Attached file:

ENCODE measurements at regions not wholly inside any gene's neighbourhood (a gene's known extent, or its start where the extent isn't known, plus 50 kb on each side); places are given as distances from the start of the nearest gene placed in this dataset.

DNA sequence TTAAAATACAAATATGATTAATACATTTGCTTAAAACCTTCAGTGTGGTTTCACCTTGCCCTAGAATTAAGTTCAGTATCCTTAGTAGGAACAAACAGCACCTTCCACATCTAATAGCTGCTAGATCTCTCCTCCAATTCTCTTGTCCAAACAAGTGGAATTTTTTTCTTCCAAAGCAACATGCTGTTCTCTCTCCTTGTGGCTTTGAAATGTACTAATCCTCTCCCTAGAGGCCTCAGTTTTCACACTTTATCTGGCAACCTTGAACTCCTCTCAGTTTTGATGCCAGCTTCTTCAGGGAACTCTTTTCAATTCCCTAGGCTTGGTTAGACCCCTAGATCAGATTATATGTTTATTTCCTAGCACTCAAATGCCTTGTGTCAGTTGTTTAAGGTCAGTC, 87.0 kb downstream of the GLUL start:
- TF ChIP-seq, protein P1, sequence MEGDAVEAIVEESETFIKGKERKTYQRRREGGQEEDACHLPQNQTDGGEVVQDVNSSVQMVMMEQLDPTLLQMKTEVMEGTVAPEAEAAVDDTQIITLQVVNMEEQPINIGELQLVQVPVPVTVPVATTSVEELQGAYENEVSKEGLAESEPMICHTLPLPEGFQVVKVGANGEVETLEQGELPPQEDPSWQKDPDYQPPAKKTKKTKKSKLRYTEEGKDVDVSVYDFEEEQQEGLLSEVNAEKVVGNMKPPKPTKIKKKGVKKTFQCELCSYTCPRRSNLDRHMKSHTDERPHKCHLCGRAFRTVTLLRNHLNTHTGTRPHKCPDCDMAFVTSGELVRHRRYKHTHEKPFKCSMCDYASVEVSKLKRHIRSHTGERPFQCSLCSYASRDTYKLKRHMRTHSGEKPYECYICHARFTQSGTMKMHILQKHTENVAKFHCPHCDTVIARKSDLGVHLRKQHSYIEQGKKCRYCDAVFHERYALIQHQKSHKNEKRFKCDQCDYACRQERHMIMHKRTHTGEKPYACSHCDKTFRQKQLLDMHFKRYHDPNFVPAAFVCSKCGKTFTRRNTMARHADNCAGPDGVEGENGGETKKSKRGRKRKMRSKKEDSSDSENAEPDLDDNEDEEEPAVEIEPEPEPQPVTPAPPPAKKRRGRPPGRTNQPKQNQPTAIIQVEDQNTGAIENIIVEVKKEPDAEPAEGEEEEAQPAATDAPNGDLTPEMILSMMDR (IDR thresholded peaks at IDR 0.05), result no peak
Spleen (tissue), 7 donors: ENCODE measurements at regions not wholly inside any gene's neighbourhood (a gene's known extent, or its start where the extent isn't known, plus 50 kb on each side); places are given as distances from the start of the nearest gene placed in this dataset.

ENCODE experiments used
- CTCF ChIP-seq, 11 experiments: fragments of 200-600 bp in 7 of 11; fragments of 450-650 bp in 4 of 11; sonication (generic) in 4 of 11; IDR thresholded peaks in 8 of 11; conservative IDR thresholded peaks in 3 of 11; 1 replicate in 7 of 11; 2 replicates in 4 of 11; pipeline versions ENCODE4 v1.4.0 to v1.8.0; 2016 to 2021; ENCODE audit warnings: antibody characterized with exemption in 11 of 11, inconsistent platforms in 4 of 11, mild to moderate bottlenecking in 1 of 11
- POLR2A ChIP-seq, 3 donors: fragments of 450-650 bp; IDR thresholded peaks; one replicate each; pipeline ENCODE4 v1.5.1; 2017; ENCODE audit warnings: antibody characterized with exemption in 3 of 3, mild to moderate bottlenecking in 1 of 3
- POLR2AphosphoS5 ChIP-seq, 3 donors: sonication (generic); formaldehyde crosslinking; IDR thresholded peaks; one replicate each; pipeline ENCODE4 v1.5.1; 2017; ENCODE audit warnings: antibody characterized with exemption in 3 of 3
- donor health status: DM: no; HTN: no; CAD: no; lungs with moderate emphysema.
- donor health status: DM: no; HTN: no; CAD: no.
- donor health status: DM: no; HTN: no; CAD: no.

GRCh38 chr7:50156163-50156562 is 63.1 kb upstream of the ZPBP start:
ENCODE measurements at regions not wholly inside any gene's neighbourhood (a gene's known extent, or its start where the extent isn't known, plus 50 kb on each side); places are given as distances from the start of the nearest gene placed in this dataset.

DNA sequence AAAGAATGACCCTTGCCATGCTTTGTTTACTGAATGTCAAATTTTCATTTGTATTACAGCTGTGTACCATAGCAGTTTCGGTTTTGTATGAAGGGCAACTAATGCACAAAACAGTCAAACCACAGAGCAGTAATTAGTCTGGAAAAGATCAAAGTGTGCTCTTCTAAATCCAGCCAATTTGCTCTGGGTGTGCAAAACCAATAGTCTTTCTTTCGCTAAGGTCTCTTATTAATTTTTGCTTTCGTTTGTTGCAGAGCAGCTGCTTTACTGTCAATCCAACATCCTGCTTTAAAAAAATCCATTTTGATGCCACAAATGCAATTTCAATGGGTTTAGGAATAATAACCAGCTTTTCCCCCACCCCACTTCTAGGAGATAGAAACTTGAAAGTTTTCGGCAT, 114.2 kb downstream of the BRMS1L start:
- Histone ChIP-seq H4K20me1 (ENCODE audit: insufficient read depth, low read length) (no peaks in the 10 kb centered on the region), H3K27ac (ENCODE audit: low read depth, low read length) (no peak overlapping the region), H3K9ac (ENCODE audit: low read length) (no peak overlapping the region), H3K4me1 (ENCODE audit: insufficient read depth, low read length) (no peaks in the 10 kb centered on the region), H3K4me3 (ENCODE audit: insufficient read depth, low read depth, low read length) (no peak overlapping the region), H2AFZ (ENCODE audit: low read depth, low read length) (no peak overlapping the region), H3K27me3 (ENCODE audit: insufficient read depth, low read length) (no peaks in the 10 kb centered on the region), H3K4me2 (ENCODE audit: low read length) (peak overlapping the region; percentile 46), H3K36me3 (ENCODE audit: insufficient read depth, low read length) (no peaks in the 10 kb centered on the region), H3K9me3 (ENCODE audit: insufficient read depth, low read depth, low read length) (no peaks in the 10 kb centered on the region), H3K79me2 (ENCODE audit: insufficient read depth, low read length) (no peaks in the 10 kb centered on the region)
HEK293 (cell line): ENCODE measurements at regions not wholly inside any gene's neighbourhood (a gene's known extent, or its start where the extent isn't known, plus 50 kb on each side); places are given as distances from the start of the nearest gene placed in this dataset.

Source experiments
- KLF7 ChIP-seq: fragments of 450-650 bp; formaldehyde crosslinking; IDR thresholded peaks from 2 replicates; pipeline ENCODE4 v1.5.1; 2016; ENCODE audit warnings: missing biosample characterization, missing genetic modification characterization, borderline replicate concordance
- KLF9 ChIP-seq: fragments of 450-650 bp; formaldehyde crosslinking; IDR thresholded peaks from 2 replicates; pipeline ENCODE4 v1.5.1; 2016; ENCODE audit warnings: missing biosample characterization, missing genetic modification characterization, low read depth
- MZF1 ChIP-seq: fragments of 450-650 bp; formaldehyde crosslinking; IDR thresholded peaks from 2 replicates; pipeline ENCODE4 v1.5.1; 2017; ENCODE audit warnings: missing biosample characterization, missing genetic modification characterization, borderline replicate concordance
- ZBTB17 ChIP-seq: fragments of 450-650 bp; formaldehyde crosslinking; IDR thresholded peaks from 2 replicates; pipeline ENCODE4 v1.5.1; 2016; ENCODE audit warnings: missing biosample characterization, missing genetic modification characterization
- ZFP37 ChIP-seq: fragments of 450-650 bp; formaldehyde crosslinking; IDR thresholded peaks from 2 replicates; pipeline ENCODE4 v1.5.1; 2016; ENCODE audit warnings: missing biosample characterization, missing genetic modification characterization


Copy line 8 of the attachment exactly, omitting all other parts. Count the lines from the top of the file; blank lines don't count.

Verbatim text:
- POLR2AphosphoS5 ChIP-seq, 3 donors: sonication (generic); formaldehyde crosslinking; IDR thresholded peaks; one replicate each; pipeline ENCODE4 v1.5.1; 2017; ENCODE audit warnings: antibody characterized with exemption in 3 of 3